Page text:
Rudy

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FAMILY PORTRAIT - Various A&M Artists - This is one I picked to be a catch-all of sorts. It includes many of the classic-era artists like the Baja Marimba Band, Claudine Longet, Chris Montez, and spreads out to the CTi era with Wes Montgomery, Tamba 4, and Herbie Mann.
I probably could have chosen this over the Roger Nichols album, now that I think of it. Or another of the handful of multi-artist collections of the early years like Music Box.
 

Bobberman

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Here are my picks
1. WHIPPED CREAM AND OTHER DELIGHTS- Herb Alpert's Tijuana Brass obviously a very definitive A&M album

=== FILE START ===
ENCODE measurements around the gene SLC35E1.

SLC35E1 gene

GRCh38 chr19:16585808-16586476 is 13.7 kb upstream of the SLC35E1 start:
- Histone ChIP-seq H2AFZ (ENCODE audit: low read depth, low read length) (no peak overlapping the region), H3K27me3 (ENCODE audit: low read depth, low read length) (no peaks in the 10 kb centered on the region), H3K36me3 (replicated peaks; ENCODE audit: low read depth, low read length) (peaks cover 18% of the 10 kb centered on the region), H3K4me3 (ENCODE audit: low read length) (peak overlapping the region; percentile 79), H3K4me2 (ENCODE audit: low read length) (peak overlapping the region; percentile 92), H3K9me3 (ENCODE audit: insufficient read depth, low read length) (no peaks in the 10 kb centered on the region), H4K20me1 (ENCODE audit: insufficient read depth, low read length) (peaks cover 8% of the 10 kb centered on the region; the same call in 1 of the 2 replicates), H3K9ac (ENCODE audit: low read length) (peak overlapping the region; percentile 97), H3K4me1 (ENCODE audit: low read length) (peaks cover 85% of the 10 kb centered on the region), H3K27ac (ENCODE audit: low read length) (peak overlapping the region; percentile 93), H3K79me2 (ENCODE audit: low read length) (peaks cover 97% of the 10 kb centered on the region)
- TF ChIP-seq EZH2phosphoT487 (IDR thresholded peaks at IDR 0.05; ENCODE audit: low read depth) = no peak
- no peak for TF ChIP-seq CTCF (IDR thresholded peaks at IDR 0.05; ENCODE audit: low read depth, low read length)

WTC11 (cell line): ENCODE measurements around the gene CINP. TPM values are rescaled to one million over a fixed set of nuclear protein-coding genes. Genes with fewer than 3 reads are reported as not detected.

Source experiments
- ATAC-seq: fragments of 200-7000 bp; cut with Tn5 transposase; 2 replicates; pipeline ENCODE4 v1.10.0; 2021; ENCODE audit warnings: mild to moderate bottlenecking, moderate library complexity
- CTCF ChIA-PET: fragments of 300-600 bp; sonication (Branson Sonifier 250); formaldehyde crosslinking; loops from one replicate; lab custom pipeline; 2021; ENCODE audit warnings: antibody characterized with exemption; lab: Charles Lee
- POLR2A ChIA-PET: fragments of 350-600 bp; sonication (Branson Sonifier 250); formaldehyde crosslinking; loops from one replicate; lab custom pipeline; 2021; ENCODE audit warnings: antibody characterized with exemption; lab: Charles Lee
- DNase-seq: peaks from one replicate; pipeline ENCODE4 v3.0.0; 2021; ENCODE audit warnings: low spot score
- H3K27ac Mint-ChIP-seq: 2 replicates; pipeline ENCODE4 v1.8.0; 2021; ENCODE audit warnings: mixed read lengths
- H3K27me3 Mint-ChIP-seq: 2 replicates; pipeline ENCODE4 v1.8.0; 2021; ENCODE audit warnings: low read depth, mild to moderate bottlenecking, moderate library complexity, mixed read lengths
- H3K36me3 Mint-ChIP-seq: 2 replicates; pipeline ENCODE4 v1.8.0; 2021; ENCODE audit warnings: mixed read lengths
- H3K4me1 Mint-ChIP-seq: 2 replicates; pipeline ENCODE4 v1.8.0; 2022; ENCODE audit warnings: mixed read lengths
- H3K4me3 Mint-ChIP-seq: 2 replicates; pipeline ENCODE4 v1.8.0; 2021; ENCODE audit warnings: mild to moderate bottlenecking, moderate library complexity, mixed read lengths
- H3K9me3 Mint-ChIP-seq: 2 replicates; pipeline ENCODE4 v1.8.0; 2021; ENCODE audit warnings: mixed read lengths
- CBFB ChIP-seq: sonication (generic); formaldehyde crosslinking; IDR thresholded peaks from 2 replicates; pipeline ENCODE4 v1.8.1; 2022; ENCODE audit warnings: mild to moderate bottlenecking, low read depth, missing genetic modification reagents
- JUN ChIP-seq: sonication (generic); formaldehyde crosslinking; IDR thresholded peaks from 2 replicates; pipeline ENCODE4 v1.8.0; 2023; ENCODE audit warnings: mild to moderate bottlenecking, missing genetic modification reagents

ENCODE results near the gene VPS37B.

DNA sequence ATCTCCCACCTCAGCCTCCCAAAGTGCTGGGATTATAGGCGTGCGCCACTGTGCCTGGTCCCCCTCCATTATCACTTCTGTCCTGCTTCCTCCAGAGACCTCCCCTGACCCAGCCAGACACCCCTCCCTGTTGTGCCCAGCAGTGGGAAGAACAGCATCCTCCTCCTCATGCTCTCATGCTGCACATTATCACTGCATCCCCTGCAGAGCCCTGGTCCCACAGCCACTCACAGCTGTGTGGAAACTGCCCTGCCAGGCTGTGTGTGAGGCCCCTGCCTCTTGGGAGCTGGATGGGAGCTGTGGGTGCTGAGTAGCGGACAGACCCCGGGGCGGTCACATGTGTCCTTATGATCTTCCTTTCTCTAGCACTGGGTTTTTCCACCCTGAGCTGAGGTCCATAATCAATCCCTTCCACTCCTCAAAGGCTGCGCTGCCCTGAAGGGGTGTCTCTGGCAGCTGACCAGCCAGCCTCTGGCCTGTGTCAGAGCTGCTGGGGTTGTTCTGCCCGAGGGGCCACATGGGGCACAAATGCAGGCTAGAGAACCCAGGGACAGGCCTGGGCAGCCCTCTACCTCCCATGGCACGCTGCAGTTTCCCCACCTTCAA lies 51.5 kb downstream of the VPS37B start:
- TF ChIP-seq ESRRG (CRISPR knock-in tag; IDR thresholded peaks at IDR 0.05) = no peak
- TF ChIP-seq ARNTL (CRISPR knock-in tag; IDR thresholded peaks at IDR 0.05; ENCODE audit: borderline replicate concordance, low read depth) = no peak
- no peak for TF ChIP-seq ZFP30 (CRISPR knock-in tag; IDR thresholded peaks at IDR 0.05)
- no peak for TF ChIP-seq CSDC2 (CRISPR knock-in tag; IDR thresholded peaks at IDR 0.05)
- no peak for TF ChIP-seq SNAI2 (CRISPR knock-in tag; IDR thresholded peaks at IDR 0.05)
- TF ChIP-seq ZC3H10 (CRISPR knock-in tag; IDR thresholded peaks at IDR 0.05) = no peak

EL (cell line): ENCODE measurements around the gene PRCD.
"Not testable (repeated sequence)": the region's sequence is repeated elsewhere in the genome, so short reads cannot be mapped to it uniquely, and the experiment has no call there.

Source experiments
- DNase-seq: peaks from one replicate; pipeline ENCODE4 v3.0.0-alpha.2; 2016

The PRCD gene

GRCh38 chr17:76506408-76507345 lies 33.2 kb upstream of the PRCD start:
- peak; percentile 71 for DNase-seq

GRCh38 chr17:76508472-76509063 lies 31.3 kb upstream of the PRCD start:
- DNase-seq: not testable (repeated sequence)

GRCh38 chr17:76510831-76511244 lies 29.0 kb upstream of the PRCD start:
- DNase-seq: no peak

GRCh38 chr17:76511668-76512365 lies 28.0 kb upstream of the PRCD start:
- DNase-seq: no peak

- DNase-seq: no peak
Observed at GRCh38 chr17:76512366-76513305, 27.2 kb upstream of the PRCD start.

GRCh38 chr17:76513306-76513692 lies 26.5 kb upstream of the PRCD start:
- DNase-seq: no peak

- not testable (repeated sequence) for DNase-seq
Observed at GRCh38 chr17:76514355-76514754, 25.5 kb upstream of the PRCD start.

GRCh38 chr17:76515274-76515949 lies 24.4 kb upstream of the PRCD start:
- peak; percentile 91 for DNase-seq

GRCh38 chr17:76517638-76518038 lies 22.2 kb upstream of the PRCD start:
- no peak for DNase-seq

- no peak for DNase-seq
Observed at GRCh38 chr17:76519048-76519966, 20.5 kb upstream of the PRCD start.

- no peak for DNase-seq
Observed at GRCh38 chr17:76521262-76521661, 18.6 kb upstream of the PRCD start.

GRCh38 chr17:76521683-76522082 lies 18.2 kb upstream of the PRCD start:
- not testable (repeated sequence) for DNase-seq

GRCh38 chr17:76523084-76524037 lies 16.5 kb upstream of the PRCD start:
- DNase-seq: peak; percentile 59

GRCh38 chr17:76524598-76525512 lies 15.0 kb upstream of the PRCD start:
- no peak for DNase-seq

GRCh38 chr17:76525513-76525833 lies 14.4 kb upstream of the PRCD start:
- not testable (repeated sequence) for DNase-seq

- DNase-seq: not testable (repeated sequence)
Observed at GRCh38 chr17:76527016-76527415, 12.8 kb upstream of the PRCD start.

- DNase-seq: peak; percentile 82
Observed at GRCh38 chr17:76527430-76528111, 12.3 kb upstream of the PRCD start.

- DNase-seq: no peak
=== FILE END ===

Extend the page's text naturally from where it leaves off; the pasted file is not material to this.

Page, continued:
2.Lucille Starr The French song I chose this for the fact its a very Early A&M album as they were slowly Expanding their roster of artists along with Herb Alpert Being in the Producer's role
3. THOSE WERE THE DAYS Julius Wechter and the Baja Marimba Band this to me was A definitive album and the group was at its peak
4. THE CARPENTERS CLOSE TO YOU- This One stands Out as A&M took a Gamble on them and After one unsuccessful first album This one Made up or it.
5. CAT STEVENS GREATEST HITS a definitive look at His A&M hits and in my opinion still delightful to listen to
6.STYX THE GRAND ILLUSION a personal favorite and a Rock classic and Defines A&Ms late 70s
contributions to the Rock genre very well
7 HERB ALPERT RISE the album that helped signaled the end of the disco era and Brought Herb a top 10 hit
8 LANI HALL COLLECTIBLES this compilation is a good sample of Lani's work for A&M and similar to the Adult contemporary MOR sound A&M was producing at that time
9 JANET JACKSON CONTROL This made Her a superstar and Jam and Lewis productions were very much everywhere on A&M and others and this style of music continued even after The label was sold